Tales of Toxteth times
Published: 13 February 2012
Want to learn more about one of Liverpool’s most diverse communities?
Liverpool City Council’s libraries team is working in partnership with the University of Liverpool to provide a FREE local history course focusing on the origins of Toxteth.
For six weeks from 22 February, Liverpool University historian Paul Booth will lead informal sessions at Toxteth Library, on Windsor Street, covering the history of the area, from its medieval origins to its development as the vibrant community we know today.
Paul will be sharing fascinating facts including:
■ Toxteth appears in the Doomsday book as Stochestede, meaning Stockade, and is first recorded as Tokestat in 1207. The document with the King’s signature is stored at Lancashire Record Office.
■ Puritans settled in Toxteth in the 17th century, building Toxteth chapel. It became knows as the ‘Holy Land’ – a phrase still used today.
■ King Henry VIII ordered a deer to be sent from Toxteth to the Earl of Devon.
■ Parliament Street got its name from an Act of Parliament granted to the Earl of Sefton.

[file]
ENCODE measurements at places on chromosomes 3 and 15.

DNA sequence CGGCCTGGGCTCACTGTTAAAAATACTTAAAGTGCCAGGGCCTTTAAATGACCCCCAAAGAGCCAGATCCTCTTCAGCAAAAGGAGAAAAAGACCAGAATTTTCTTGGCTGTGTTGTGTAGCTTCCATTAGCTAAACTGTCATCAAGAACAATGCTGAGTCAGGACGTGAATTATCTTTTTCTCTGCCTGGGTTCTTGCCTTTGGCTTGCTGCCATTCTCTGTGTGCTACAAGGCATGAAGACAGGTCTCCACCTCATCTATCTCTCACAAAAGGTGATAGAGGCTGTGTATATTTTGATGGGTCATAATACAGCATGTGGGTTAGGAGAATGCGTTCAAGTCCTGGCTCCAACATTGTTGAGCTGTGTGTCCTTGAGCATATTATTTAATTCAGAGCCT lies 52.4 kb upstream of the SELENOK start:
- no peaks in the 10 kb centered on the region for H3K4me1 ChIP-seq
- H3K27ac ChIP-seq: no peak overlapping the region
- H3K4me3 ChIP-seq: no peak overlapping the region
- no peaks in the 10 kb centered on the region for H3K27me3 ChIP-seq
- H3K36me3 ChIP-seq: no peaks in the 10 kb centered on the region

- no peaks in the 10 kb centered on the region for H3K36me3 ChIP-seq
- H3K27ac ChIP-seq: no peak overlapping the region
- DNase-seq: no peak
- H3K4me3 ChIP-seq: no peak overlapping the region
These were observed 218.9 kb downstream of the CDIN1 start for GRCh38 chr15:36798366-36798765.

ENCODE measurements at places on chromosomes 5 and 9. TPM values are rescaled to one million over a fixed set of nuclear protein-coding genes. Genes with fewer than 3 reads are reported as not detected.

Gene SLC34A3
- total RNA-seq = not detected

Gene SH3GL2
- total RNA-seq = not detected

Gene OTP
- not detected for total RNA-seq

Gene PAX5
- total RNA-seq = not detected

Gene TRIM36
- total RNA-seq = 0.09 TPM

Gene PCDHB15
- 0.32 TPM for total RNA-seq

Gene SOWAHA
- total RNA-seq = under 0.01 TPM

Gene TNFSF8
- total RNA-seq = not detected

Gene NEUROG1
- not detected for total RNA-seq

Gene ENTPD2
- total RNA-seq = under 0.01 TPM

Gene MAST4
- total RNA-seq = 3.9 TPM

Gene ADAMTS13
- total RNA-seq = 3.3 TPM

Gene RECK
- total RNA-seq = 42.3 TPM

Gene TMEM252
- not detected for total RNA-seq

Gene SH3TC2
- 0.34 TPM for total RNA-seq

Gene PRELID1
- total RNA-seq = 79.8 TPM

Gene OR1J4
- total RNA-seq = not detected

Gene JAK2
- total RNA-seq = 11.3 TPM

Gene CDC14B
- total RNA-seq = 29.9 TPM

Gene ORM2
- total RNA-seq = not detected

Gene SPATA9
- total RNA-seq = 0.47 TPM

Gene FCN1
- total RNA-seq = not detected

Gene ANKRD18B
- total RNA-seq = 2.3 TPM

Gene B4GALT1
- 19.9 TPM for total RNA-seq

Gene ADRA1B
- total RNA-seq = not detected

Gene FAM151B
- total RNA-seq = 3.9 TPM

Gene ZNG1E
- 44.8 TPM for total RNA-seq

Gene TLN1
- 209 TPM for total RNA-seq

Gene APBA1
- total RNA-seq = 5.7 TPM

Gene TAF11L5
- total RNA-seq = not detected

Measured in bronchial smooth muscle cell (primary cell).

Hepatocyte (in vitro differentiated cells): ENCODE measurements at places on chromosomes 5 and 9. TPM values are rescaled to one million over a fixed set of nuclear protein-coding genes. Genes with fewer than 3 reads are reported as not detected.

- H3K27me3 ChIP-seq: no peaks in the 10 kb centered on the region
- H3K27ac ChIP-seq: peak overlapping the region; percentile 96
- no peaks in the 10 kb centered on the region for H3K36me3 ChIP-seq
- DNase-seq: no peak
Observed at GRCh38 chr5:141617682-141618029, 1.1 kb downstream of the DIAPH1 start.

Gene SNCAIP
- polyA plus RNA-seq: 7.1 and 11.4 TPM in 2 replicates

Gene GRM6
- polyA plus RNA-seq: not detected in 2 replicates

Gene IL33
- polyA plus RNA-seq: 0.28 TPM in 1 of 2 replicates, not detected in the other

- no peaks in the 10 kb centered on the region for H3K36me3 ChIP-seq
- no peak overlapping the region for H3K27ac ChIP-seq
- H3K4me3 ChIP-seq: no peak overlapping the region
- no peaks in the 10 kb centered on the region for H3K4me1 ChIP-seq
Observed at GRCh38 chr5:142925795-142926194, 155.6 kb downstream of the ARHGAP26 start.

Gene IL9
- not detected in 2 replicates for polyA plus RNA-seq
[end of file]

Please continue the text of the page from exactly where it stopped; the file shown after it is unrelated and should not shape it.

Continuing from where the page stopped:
■ Alois Hitler Jr, Adolf Hitler’s half-brother lived in Upper Stanhope Street.
■ Jean Alexander, best known for paying Hilda Ogden in Coronation Street, was born in Toxteth.
The informal sessions are open to anyone, and will run every Wednesday up to and including 28 March, from 2 – 4pm.
The city council’s cabinet member responsible for libraries, Councillor Wendy Simon, said: “This is a fantastic opportunity for people to learn more about the history of one of the city’s fascinating communities.
“It’s great that the city council is working in partnership with Liverpool University to provide these free courses which will enable residents to discover lots of things they never knew about their community and this great city.”
Anyone interested in taking part on the course can register by calling 0151 233 5428 or by emailing email@example.com. Alternatively, residents can register at the first session on the 22 February.
Paul Booth said: “'Toxteth has a most unusual history, beginning nearly a thousand years ago. This informal course will explore the evidence for its uniqueness through maps and documents, as well as Toxteth's present-day landscape'.
There is the possibility of a field trip to see key documents in the archives at Lancashire Record Office, and this may incur a small cost.
The course forms part of Liverpool University’s Continuing Education programme.
Source: Liverpool City Council